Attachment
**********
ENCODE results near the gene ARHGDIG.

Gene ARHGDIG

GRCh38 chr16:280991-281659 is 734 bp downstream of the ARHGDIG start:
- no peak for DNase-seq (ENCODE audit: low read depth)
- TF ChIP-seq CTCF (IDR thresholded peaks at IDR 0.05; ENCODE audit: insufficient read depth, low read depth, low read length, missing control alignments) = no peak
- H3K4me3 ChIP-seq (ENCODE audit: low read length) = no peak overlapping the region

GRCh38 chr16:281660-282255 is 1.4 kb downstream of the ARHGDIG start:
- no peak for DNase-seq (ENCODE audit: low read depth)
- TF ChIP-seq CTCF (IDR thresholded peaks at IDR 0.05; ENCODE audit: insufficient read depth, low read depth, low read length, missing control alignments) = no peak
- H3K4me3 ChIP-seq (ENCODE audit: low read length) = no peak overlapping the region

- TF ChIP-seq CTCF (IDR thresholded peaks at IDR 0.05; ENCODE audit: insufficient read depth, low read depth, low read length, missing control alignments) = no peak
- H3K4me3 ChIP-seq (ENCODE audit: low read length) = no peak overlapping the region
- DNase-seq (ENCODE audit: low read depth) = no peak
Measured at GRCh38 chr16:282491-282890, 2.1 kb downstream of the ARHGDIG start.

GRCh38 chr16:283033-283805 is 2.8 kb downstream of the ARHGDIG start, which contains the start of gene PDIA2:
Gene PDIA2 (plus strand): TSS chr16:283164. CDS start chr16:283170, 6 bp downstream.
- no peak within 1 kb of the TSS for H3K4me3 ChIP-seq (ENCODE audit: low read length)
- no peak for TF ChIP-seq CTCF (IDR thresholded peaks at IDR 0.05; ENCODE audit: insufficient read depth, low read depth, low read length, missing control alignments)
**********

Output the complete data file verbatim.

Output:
ENCODE results near the gene ARHGDIG.

Gene ARHGDIG

GRCh38 chr16:280991-281659 is 734 bp downstream of the ARHGDIG start:
- no peak for DNase-seq (ENCODE audit: low read depth)
- TF ChIP-seq CTCF (IDR thresholded peaks at IDR 0.05; ENCODE audit: insufficient read depth, low read depth, low read length, missing control alignments) = no peak
- H3K4me3 ChIP-seq (ENCODE audit: low read length) = no peak overlapping the region

GRCh38 chr16:281660-282255 is 1.4 kb downstream of the ARHGDIG start:
- no peak for DNase-seq (ENCODE audit: low read depth)
- TF ChIP-seq CTCF (IDR thresholded peaks at IDR 0.05; ENCODE audit: insufficient read depth, low read depth, low read length, missing control alignments) = no peak
- H3K4me3 ChIP-seq (ENCODE audit: low read length) = no peak overlapping the region

- TF ChIP-seq CTCF (IDR thresholded peaks at IDR 0.05; ENCODE audit: insufficient read depth, low read depth, low read length, missing control alignments) = no peak
- H3K4me3 ChIP-seq (ENCODE audit: low read length) = no peak overlapping the region
- DNase-seq (ENCODE audit: low read depth) = no peak
Measured at GRCh38 chr16:282491-282890, 2.1 kb downstream of the ARHGDIG start.

GRCh38 chr16:283033-283805 is 2.8 kb downstream of the ARHGDIG start, which contains the start of gene PDIA2:
Gene PDIA2 (plus strand): TSS chr16:283164. CDS start chr16:283170, 6 bp downstream.
- no peak within 1 kb of the TSS for H3K4me3 ChIP-seq (ENCODE audit: low read length)
- no peak for TF ChIP-seq CTCF (IDR thresholded peaks at IDR 0.05; ENCODE audit: insufficient read depth, low read depth, low read length, missing control alignments)